California has always been a magnet for immigrants. While the rate of international migration has slowed in recent years, the state still boasts the largest concentration of foreign-born residents in the country.
But starting in the 1990s, California appears to have lost much of its lure to the rest of the U.S. Over the past two decades, California has lost 1.8 million more residents than it has gained from the rest of the country. And unlike in previous decades, that trend is persisting through good economic times.
Clark Kerr would have lots to be proud of if he were alive today. The architect of the state’s 1960 Master Plan for Higher Education, Kerr envisioned a world-class public university system accessible to California high school students. The top one-eighth would be admitted to the University of California, which aimed to be the envy of public higher education nationwide. The top third would have a place on a California State University campus, and anyone who could benefit from higher education could enroll in state-operated community colleges.
Partly due to Kerr’s ambitions, Californians are a lot more educated than they used to be. The percentage of Californians with a bachelor’s degree has nearly tripled since 1960, with particularly strong gains among California women. Graduation rates at the University of California are some of the highest in recent decades.
But adjusted for inflation, the cost of one year of a University of California education today is seven times more than it was in the mid-1960s. That’s mostly because state support for the UC started dwindling in the early 2000s. At its peak, the state provided more than $26,000 per student to UC. It now provides about half that amount.
California has a reputation as a high-tax state. Has that always been the case?
Depends on how much money you make and what type of tax you’re talking about.
While the state has increasingly leaned on high-earners to foot the cost of government over the past few decades, the median California household has actually seen their income tax bill drop.
Effective property taxes in California have dipped below the average in most other states since the passage of Proposition 13 in 1978, which limits what local governments can collect from rising property values. California now has one of the lowest effective property tax rates in the country.
But one regressive tax has increased significantly since the 1960s: the sales tax. In 1964, the state sales tax totaled 4 percent. That rose to over 7 percent by the early 2000s.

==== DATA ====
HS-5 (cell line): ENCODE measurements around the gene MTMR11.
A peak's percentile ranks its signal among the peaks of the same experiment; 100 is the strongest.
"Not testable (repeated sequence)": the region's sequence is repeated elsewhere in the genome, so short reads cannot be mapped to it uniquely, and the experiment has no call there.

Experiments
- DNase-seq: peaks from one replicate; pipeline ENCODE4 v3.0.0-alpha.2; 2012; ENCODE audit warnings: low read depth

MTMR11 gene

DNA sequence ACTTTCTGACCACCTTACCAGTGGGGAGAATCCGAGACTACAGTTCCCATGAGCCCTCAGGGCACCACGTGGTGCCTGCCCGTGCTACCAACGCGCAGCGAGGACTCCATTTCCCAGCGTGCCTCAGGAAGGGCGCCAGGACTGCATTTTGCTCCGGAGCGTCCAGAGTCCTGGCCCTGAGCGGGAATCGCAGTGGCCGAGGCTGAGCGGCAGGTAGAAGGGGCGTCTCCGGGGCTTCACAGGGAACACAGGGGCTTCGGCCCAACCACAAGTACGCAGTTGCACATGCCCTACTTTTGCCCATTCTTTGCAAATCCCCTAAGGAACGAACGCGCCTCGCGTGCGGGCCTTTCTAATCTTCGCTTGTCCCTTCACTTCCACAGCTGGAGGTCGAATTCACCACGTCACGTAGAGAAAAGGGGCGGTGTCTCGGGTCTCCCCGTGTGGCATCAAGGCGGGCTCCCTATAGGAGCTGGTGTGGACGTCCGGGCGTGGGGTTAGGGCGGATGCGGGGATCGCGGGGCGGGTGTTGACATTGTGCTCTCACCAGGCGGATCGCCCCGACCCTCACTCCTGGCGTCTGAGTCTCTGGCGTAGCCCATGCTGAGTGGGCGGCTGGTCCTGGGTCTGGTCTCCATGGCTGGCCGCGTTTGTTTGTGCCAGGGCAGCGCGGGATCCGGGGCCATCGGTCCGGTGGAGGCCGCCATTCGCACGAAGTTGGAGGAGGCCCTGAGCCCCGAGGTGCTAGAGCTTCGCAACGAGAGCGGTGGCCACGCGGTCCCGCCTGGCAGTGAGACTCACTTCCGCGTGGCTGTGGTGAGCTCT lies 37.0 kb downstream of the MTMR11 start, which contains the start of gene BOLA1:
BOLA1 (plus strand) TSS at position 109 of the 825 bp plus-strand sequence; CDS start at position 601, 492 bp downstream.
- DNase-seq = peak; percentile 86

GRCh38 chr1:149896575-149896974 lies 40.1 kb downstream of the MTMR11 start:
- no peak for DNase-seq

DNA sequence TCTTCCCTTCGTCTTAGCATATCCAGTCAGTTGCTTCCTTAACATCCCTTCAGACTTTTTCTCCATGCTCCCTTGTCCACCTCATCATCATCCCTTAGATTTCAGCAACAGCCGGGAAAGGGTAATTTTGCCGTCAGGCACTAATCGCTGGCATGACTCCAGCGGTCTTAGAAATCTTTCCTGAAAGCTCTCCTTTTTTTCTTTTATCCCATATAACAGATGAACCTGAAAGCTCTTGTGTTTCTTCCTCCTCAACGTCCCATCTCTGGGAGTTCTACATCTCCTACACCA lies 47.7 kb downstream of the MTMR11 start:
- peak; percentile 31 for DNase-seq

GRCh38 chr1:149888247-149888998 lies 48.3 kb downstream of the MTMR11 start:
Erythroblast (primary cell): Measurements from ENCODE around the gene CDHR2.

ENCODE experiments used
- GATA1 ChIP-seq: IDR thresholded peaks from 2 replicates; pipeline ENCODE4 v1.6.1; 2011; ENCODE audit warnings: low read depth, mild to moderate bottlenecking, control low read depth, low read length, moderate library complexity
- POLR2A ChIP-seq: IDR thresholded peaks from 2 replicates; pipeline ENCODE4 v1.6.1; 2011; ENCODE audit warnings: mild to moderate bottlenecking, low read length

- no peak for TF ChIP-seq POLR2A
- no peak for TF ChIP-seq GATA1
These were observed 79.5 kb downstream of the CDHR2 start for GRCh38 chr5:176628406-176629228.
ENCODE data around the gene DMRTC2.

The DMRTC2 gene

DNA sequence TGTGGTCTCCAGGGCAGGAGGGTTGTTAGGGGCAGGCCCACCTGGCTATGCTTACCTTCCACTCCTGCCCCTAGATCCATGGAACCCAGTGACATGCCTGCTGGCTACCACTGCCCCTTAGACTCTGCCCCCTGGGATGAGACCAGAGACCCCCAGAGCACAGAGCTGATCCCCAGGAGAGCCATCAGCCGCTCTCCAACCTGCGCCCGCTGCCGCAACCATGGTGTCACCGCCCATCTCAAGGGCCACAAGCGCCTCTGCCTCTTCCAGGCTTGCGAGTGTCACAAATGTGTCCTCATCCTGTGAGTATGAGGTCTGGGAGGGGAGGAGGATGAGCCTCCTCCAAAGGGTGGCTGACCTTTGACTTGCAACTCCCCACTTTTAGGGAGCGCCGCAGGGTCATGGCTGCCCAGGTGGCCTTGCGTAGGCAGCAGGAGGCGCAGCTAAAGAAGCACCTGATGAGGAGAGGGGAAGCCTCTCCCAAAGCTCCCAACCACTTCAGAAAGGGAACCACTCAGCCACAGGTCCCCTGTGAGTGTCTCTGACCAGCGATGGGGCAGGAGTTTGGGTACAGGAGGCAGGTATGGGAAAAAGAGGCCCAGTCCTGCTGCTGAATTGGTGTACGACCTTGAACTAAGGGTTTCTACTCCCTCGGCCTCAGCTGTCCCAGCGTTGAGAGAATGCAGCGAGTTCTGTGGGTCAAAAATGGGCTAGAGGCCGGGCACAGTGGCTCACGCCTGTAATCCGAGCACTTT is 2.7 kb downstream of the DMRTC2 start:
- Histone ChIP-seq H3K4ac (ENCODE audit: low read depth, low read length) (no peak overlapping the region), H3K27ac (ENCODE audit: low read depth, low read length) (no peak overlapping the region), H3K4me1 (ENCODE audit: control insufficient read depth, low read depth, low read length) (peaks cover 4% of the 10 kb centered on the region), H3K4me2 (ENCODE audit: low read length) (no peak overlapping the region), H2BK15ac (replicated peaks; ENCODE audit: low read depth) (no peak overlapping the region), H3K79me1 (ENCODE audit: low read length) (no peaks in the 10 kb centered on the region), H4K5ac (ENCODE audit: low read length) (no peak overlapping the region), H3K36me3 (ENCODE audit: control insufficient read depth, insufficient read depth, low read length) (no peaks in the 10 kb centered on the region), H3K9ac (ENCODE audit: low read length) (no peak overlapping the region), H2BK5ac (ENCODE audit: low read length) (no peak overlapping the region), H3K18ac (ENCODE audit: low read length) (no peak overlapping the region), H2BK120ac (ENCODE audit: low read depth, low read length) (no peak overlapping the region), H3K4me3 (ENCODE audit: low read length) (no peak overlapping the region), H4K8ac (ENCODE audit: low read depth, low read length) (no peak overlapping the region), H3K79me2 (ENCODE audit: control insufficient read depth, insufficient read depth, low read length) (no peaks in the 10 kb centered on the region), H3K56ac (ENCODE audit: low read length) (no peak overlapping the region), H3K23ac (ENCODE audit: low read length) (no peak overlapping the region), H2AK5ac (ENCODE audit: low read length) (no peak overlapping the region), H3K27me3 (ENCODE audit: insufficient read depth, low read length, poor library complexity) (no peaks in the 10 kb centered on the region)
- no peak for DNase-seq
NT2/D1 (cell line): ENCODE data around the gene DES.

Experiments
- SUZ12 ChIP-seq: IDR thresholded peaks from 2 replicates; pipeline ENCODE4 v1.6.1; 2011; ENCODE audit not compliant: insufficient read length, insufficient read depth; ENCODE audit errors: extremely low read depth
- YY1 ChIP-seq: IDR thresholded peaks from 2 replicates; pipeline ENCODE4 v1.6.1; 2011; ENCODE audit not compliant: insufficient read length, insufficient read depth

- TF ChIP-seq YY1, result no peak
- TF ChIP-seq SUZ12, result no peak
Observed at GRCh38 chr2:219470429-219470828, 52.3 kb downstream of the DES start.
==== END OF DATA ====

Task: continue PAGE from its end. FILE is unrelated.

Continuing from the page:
The decline of manufacturing and the disappearance of blue-collar jobs with decent pay and good benefits is an economic narrative typically reserved for the Rust Belt. But in explaining the erosion of California’s middle class, the disappearance of manufacturing—particularly in the defense and aerospace industries that dominated Southern California during the Cold War—plays a central role.
“Silicon Valley does not provide those kind of big manufacturing jobs,” said Dan Mitchell, professor emeritus at the Anderson School of Management at UCLA. “There’s no equivalent of an aircraft assembly plant that you get from that. IT does provide high-paying, white-collar jobs, but certainly not as many and not in the same location.”
On the positive side, in good times California’s economy continues to outshine most of the rest of the U.S. In 13 of the last 20 years, the state’s annual economic growth has surpassed the national rate.
But California has always been a boom-and-bust state, and recessions play out worse here than elsewhere. The recession of the early 1990s, the dot-com bust at the turn of the century, and the Great Recession all hit California harder than in most of the rest of the country.
One indisputable improvement in California’s quality of life over the past few decades: The state is a lot safer than it used to be.
Rates of violent and property crime have reached lows not seen since the late 1960s.
California’s crime drop is part of a broader national trend enjoyed in most of the rest of the country. And along with most other states, California has seen a major increase in its incarceration rate over the same period.
The California dream is suffering. Yes, in many ways it is harder to live here than it used to be.
But most Californians remain stubbornly loyal to the state.
The same poll that found so many Californians pessimistic about the next generation’s prospects also asked whether they agree with the following statement:
“Overall, I’d rather live in California than anywhere else.”
Seventy percent of respondents said yes.